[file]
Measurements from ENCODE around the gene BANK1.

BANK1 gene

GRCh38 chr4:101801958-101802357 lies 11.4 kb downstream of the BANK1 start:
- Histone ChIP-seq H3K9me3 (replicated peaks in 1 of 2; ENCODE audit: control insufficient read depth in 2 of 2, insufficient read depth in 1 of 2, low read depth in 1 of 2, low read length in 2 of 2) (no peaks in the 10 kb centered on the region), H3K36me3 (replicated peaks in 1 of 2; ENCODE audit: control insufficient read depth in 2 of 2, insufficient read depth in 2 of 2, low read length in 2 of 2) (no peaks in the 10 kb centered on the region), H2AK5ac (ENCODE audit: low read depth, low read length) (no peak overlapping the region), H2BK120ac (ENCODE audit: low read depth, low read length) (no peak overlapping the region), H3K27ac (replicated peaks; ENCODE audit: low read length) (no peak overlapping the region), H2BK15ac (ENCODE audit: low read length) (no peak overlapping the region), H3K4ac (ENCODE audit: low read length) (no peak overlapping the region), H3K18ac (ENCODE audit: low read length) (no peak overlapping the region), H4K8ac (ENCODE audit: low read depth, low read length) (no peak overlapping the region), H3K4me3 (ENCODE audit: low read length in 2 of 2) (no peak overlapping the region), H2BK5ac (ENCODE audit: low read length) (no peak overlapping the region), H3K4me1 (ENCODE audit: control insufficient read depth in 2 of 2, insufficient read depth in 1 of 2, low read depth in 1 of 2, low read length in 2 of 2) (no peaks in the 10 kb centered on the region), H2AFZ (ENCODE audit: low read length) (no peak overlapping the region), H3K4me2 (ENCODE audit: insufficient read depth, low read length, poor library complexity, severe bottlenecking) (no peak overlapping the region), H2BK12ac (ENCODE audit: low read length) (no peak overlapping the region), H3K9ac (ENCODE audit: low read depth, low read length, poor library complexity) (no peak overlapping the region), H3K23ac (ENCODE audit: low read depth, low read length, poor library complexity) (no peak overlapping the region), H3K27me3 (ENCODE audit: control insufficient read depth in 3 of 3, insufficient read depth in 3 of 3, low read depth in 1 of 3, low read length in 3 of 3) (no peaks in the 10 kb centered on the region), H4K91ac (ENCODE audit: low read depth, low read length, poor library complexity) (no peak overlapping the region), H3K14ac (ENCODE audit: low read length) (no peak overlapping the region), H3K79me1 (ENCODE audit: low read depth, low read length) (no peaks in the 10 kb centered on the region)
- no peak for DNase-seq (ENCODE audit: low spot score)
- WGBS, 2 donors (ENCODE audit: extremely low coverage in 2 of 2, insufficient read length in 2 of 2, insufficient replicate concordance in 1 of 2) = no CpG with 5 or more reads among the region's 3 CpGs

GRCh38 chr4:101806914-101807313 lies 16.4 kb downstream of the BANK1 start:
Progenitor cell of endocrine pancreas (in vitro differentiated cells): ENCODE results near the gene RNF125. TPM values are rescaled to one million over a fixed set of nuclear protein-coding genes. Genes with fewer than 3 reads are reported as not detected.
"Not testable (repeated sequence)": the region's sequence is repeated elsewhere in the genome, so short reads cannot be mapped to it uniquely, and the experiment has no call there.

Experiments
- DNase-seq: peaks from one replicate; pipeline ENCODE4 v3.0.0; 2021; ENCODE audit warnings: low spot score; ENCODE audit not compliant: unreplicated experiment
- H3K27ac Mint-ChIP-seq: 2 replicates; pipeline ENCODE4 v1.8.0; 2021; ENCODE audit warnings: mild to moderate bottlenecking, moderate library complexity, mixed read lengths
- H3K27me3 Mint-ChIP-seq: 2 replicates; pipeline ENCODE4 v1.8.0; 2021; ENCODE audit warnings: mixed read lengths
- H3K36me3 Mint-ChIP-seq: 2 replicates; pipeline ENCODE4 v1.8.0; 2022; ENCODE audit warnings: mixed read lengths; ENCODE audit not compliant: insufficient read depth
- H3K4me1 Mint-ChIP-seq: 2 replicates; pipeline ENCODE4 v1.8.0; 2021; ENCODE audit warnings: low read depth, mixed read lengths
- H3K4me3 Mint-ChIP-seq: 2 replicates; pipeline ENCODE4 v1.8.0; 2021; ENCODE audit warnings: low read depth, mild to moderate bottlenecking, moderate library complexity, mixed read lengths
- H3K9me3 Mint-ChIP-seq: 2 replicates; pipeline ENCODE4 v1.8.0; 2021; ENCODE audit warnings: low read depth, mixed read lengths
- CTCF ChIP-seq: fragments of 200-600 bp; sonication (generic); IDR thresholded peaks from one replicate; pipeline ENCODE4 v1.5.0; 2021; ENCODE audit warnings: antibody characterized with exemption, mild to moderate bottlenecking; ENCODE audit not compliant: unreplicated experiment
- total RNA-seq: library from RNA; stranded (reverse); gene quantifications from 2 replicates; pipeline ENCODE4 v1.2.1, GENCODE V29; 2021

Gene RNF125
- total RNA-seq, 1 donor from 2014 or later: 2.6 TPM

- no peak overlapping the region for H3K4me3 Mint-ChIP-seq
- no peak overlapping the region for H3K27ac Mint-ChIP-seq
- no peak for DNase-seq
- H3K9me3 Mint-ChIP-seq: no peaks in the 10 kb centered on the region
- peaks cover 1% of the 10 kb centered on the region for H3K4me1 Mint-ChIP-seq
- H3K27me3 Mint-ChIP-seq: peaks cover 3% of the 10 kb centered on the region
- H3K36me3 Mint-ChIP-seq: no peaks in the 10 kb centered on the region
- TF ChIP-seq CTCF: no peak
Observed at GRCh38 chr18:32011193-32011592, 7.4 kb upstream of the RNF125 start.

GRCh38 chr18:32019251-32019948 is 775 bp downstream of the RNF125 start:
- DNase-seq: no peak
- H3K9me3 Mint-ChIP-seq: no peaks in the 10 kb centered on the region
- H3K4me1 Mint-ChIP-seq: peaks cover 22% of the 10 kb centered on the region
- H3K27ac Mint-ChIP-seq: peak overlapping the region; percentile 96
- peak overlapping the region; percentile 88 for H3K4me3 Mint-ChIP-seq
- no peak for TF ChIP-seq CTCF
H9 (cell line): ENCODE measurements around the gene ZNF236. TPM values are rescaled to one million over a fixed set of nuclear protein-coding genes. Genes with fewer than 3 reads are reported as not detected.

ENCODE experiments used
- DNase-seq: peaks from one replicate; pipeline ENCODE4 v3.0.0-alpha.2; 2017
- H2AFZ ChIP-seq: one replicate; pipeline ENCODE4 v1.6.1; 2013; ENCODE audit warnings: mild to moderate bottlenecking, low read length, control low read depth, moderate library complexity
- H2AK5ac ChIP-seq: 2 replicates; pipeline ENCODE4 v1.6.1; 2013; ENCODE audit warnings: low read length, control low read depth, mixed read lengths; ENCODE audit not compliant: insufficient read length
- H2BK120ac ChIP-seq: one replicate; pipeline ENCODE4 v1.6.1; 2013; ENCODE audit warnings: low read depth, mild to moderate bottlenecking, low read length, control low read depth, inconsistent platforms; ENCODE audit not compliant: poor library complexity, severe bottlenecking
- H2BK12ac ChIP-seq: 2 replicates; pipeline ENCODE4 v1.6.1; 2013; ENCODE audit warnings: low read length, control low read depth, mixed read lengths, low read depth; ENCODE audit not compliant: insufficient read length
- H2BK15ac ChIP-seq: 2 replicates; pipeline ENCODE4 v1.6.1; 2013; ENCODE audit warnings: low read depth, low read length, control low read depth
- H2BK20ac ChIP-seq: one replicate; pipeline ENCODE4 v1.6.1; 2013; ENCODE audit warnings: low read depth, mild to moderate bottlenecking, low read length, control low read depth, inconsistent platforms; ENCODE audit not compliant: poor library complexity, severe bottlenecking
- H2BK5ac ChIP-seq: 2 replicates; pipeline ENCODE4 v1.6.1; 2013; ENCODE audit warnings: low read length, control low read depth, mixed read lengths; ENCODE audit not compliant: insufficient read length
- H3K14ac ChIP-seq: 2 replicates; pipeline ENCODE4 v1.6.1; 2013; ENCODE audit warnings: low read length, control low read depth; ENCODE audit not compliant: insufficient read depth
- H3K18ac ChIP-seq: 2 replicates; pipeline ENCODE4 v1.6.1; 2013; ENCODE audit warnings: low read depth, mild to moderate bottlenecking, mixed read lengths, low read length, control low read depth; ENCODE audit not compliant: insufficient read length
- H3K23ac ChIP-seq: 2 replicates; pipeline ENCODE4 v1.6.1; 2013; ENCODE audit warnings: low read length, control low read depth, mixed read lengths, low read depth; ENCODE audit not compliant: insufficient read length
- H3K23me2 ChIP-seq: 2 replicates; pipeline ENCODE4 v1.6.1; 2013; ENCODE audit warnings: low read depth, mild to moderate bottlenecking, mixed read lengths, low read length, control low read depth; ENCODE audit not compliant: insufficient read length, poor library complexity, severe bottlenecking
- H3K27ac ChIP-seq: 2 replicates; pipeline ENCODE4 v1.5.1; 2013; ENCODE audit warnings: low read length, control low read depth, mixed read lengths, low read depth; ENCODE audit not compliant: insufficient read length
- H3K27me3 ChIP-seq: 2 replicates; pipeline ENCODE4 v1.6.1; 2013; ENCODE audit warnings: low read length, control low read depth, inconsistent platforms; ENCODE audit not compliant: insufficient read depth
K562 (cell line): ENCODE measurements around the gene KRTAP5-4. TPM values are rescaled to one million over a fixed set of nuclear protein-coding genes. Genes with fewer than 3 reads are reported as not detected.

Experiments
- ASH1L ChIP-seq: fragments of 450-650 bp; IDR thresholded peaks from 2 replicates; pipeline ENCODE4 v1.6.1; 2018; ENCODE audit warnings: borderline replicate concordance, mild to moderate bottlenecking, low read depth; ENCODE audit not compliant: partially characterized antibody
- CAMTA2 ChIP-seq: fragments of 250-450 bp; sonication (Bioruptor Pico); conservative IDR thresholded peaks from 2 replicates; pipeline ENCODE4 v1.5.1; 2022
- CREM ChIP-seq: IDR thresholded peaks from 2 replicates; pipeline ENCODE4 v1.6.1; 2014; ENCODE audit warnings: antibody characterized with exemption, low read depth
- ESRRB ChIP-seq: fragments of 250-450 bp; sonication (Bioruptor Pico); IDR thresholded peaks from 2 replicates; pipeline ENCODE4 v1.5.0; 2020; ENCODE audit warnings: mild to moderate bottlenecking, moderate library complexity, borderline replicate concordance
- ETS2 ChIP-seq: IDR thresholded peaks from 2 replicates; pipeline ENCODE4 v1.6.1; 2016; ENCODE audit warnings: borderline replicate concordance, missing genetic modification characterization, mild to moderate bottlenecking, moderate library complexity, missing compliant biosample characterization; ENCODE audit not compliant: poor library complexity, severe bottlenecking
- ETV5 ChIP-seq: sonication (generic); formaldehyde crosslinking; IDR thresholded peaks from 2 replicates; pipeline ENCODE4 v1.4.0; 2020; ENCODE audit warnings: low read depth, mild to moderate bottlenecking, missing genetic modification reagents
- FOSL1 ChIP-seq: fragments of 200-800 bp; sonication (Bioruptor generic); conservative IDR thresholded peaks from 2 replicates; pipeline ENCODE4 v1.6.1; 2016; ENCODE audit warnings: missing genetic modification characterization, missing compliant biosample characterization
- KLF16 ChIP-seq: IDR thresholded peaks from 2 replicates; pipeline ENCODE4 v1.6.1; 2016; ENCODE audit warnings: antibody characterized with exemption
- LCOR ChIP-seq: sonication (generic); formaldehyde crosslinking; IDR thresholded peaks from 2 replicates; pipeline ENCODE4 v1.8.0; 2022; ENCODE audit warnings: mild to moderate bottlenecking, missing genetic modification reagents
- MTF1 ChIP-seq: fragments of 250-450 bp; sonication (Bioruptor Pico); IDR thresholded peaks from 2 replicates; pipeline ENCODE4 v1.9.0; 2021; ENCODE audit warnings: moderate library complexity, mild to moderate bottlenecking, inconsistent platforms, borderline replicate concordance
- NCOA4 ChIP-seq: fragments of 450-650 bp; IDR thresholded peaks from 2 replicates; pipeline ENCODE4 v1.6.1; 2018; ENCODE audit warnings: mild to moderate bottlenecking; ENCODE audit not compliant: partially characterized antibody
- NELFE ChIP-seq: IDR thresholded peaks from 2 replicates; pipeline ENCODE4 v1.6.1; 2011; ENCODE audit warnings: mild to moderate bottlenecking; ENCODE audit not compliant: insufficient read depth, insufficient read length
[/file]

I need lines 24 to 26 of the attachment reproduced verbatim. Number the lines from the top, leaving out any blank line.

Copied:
- no peak for DNase-seq
- H3K9me3 Mint-ChIP-seq: no peaks in the 10 kb centered on the region
- peaks cover 1% of the 10 kb centered on the region for H3K4me1 Mint-ChIP-seq